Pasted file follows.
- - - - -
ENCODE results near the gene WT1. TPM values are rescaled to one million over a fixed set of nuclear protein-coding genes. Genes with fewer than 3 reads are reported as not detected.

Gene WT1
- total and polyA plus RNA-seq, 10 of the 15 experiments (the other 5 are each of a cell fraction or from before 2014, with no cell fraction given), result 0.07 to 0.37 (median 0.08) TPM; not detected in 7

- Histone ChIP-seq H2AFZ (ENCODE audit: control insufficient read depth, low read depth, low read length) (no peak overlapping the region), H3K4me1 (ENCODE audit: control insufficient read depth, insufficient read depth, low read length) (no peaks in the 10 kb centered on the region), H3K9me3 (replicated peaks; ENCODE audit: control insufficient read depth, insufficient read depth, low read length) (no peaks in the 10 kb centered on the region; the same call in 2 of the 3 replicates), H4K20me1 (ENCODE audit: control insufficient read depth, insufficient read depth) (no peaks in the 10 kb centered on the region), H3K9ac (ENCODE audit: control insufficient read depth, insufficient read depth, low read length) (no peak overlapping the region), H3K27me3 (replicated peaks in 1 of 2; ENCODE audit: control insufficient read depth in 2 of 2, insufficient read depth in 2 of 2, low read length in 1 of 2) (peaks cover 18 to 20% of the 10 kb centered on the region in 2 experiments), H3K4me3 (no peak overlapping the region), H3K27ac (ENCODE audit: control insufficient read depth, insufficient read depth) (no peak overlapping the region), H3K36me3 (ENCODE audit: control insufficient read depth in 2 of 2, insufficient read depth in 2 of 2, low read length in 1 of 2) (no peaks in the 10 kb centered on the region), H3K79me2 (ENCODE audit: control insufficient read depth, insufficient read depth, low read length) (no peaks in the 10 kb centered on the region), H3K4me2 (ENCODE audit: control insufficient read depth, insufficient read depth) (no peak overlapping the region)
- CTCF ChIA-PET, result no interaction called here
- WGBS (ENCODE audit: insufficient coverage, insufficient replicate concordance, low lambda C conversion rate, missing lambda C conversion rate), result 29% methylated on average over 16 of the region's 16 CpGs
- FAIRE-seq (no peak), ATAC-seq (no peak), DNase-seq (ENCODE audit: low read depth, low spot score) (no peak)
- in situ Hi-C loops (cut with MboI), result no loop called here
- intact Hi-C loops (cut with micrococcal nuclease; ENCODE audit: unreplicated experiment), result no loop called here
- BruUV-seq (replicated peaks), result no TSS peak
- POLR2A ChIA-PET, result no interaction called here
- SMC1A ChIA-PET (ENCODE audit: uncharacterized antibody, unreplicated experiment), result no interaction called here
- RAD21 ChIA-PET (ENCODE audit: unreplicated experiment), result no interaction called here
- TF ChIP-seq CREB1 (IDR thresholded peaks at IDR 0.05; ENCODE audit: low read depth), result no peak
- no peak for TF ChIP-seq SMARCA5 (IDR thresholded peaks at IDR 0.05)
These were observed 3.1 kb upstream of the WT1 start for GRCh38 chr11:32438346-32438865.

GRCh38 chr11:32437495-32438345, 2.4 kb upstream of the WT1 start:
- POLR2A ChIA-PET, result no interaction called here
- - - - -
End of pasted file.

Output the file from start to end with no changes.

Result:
ENCODE results near the gene WT1. TPM values are rescaled to one million over a fixed set of nuclear protein-coding genes. Genes with fewer than 3 reads are reported as not detected.

Gene WT1
- total and polyA plus RNA-seq, 10 of the 15 experiments (the other 5 are each of a cell fraction or from before 2014, with no cell fraction given), result 0.07 to 0.37 (median 0.08) TPM; not detected in 7

- Histone ChIP-seq H2AFZ (ENCODE audit: control insufficient read depth, low read depth, low read length) (no peak overlapping the region), H3K4me1 (ENCODE audit: control insufficient read depth, insufficient read depth, low read length) (no peaks in the 10 kb centered on the region), H3K9me3 (replicated peaks; ENCODE audit: control insufficient read depth, insufficient read depth, low read length) (no peaks in the 10 kb centered on the region; the same call in 2 of the 3 replicates), H4K20me1 (ENCODE audit: control insufficient read depth, insufficient read depth) (no peaks in the 10 kb centered on the region), H3K9ac (ENCODE audit: control insufficient read depth, insufficient read depth, low read length) (no peak overlapping the region), H3K27me3 (replicated peaks in 1 of 2; ENCODE audit: control insufficient read depth in 2 of 2, insufficient read depth in 2 of 2, low read length in 1 of 2) (peaks cover 18 to 20% of the 10 kb centered on the region in 2 experiments), H3K4me3 (no peak overlapping the region), H3K27ac (ENCODE audit: control insufficient read depth, insufficient read depth) (no peak overlapping the region), H3K36me3 (ENCODE audit: control insufficient read depth in 2 of 2, insufficient read depth in 2 of 2, low read length in 1 of 2) (no peaks in the 10 kb centered on the region), H3K79me2 (ENCODE audit: control insufficient read depth, insufficient read depth, low read length) (no peaks in the 10 kb centered on the region), H3K4me2 (ENCODE audit: control insufficient read depth, insufficient read depth) (no peak overlapping the region)
- CTCF ChIA-PET, result no interaction called here
- WGBS (ENCODE audit: insufficient coverage, insufficient replicate concordance, low lambda C conversion rate, missing lambda C conversion rate), result 29% methylated on average over 16 of the region's 16 CpGs
- FAIRE-seq (no peak), ATAC-seq (no peak), DNase-seq (ENCODE audit: low read depth, low spot score) (no peak)
- in situ Hi-C loops (cut with MboI), result no loop called here
- intact Hi-C loops (cut with micrococcal nuclease; ENCODE audit: unreplicated experiment), result no loop called here
- BruUV-seq (replicated peaks), result no TSS peak
- POLR2A ChIA-PET, result no interaction called here
- SMC1A ChIA-PET (ENCODE audit: uncharacterized antibody, unreplicated experiment), result no interaction called here
- RAD21 ChIA-PET (ENCODE audit: unreplicated experiment), result no interaction called here
- TF ChIP-seq CREB1 (IDR thresholded peaks at IDR 0.05; ENCODE audit: low read depth), result no peak
- no peak for TF ChIP-seq SMARCA5 (IDR thresholded peaks at IDR 0.05)
These were observed 3.1 kb upstream of the WT1 start for GRCh38 chr11:32438346-32438865.

GRCh38 chr11:32437495-32438345, 2.4 kb upstream of the WT1 start:
- POLR2A ChIA-PET, result no interaction called here